Reorganising The Toy Shelf

Rotating Kids Toys

Now that we are fully into the swing of term 1, I have set myself a plan of reorganising or de-cluttering, spots in the house that have been bothering me. Having the kids things organised provides a solid foundation to work from with the kids and sets an example of how I expect their belongings to be maintained. However well I plan this though, it always needs a refresher every couple of months to get rid of any build up that has occurred. This week I tackled the toy shelf.

Due to the floor plan of our house, we don’t have a specific play room in our house. Toys are located in cupboards in the children’s bedrooms and we have a toy shelf in the family room. For the two smaller children the toy shelf is the key source of their toys/activities. The older two can easily access the cupboards and choose the activity they want and then (hopefully) return it. Over the last few years, whilst we have had little ones I have found the toy shelf has worked well for us in managing the kids toys for the following reasons:

There is a finite amount of toys on the shelf.
Too much choice is often difficult for younger children to manage. They are more likely to want to have a go at everything and this generally just adds up to additional mess, without any real value for the kids. When I keep an eye on what toys the kids are playing with, their is generally a few key ones that they really are playing with at different phases of their development.

They can choose the toy themselves.
When I sit down with them to play or if they are playing by themselves, they can easily make a decision on what they want to do and easily find it.

A place for everything.
Although I do not expect the toy to go on the exact spot that I put it (but that would be very nice!), it is easy for the little kids to remember where they got the toy from and where they should put it back. If it is an activity with small parts, they know that they need to pick up all the pieces and put it back in the right container and place that back on the shelf.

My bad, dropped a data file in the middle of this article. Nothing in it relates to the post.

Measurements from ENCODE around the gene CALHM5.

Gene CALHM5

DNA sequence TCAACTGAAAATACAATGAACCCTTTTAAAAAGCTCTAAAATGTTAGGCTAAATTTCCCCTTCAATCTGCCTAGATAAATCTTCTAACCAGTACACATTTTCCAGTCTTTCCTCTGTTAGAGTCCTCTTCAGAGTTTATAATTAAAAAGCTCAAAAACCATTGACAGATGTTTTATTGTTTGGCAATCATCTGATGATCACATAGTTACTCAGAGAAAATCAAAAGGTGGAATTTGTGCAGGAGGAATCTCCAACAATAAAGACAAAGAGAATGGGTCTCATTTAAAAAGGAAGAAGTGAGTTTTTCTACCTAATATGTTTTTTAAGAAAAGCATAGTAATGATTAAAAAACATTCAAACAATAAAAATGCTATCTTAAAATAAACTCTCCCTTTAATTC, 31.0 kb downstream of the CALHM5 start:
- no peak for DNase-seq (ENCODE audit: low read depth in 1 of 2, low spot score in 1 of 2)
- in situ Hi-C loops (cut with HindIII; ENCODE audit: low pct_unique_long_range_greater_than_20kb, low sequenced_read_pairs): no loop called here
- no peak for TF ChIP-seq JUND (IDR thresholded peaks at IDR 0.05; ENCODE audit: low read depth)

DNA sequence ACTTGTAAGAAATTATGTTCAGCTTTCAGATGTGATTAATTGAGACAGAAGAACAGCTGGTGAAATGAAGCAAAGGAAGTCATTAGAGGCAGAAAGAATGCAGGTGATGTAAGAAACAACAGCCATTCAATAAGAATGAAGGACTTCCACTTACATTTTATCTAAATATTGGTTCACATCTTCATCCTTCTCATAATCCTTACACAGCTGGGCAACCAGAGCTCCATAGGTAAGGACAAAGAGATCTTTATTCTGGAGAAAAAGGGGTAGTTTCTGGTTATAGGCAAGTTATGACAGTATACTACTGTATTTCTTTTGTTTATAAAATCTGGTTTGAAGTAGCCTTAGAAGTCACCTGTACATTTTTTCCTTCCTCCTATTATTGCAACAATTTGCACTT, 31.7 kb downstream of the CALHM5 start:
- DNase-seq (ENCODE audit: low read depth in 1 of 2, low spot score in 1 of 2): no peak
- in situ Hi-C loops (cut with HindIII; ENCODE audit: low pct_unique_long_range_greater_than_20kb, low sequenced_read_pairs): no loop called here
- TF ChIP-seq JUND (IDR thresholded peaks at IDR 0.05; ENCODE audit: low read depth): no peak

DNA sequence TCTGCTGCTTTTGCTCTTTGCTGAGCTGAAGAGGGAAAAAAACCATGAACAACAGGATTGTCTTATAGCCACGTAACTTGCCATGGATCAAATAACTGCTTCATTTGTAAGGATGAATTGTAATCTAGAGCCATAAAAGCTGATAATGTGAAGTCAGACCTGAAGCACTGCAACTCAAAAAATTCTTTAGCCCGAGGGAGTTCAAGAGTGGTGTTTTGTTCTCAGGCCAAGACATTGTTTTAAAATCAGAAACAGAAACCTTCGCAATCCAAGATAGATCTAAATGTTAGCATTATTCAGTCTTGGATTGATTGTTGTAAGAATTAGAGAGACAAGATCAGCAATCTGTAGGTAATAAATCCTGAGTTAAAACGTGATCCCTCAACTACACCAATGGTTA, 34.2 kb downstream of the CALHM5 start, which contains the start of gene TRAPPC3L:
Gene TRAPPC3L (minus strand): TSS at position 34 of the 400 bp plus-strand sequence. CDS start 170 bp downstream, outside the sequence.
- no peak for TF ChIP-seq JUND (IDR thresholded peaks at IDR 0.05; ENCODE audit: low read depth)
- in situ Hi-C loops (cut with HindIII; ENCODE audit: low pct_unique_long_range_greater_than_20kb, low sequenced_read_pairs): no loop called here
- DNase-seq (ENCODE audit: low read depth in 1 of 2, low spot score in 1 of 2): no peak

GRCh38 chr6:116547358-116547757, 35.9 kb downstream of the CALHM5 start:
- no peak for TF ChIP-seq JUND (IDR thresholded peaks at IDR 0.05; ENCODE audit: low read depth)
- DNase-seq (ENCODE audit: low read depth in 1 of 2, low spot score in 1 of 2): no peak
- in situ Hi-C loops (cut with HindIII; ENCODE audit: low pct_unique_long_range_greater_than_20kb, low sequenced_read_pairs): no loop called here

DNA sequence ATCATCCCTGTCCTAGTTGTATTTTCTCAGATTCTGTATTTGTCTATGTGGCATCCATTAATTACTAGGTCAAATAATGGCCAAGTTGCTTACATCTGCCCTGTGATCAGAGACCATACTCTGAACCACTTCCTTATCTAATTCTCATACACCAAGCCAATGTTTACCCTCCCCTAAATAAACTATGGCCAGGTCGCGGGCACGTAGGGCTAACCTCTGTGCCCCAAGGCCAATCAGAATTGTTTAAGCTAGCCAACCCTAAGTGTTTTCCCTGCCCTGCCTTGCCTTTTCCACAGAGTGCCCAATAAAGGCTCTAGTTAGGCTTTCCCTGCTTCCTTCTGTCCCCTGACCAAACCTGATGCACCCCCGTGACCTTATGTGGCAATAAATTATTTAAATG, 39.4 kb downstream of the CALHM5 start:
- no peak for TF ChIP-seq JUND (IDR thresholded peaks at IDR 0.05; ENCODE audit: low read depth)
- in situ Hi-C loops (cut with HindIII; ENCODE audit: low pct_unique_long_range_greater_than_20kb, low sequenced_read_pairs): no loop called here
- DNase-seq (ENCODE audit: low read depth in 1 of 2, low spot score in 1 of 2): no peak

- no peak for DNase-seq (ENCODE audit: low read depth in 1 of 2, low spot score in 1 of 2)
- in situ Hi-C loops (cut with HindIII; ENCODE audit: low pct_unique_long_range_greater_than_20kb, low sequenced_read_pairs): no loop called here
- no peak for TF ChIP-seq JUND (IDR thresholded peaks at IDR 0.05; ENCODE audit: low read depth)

Rotation.
Like I did today, when I realised that the kids are not really playing with what is on the shelf and are seeking alternative stimulation, I can draw from the stocks in the cupboards and rotate the toys. The new toys out have quite a novelty factor with even the older children, if they haven’t been out for a while. And for the toddler, some of these toys are completely new to him!

How do you try and contain toys at your house?

Next week my task is to reorganise the kids drawers, I have some ideas in my head about how to sort out the “socks and jocks” mess that has been occurring in the kids drawers.

Comments

  1. celia burrows says

    Hi Nic, this is Celia (friend of Cath and Dave’s and mum of esther and joe).. you are an inspiration. we don’t have a playroom/rumpus room either..so I’m so inspired to put toys away and rotate them. A friend whose child goes to montesorri school says they do the same..and the kids have to pack up before starting new activity. I’m inspired…your photo of your toyshelf is my aim.

  2. says

    Hi Celia, thanks so much for dropping by. I am also Montessori influenced. Our eldest son went to Montessori preschool and I have taken some key learnings from our two year experience in the centre and implemented them at home. The “prepared” environment is one I particularly like and I will be talking a bit more about that when I reorganise the kids drawers.

    Great news about Dave and Bernie et al making the Top 4 Victorian Cabernet and Blends in 2007 with Eleven Paddocks.

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